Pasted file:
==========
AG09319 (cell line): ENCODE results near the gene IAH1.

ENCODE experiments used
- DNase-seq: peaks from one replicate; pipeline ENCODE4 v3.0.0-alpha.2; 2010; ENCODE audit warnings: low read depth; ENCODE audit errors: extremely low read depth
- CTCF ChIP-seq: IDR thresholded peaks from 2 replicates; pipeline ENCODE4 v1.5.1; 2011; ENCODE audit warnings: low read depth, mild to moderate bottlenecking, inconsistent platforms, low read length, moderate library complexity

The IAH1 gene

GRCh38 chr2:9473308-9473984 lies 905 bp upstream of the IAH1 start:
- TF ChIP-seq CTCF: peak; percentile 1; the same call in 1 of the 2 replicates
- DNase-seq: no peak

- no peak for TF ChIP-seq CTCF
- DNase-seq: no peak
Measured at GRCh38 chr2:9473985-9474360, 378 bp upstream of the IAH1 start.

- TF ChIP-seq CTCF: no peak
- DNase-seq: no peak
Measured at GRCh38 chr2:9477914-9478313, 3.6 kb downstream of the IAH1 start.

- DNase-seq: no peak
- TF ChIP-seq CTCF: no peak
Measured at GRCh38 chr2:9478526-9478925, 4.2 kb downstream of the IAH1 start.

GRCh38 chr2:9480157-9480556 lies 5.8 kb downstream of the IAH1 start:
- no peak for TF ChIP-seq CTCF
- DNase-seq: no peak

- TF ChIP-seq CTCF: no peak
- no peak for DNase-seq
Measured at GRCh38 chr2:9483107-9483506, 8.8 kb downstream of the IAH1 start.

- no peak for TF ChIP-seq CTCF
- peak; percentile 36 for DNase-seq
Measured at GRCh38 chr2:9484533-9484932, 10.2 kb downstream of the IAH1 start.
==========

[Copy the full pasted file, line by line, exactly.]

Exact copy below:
AG09319 (cell line): ENCODE results near the gene IAH1.

ENCODE experiments used
- DNase-seq: peaks from one replicate; pipeline ENCODE4 v3.0.0-alpha.2; 2010; ENCODE audit warnings: low read depth; ENCODE audit errors: extremely low read depth
- CTCF ChIP-seq: IDR thresholded peaks from 2 replicates; pipeline ENCODE4 v1.5.1; 2011; ENCODE audit warnings: low read depth, mild to moderate bottlenecking, inconsistent platforms, low read length, moderate library complexity

The IAH1 gene

GRCh38 chr2:9473308-9473984 lies 905 bp upstream of the IAH1 start:
- TF ChIP-seq CTCF: peak; percentile 1; the same call in 1 of the 2 replicates
- DNase-seq: no peak

- no peak for TF ChIP-seq CTCF
- DNase-seq: no peak
Measured at GRCh38 chr2:9473985-9474360, 378 bp upstream of the IAH1 start.

- TF ChIP-seq CTCF: no peak
- DNase-seq: no peak
Measured at GRCh38 chr2:9477914-9478313, 3.6 kb downstream of the IAH1 start.

- DNase-seq: no peak
- TF ChIP-seq CTCF: no peak
Measured at GRCh38 chr2:9478526-9478925, 4.2 kb downstream of the IAH1 start.

GRCh38 chr2:9480157-9480556 lies 5.8 kb downstream of the IAH1 start:
- no peak for TF ChIP-seq CTCF
- DNase-seq: no peak

- TF ChIP-seq CTCF: no peak
- no peak for DNase-seq
Measured at GRCh38 chr2:9483107-9483506, 8.8 kb downstream of the IAH1 start.

- no peak for TF ChIP-seq CTCF
- peak; percentile 36 for DNase-seq
Measured at GRCh38 chr2:9484533-9484932, 10.2 kb downstream of the IAH1 start.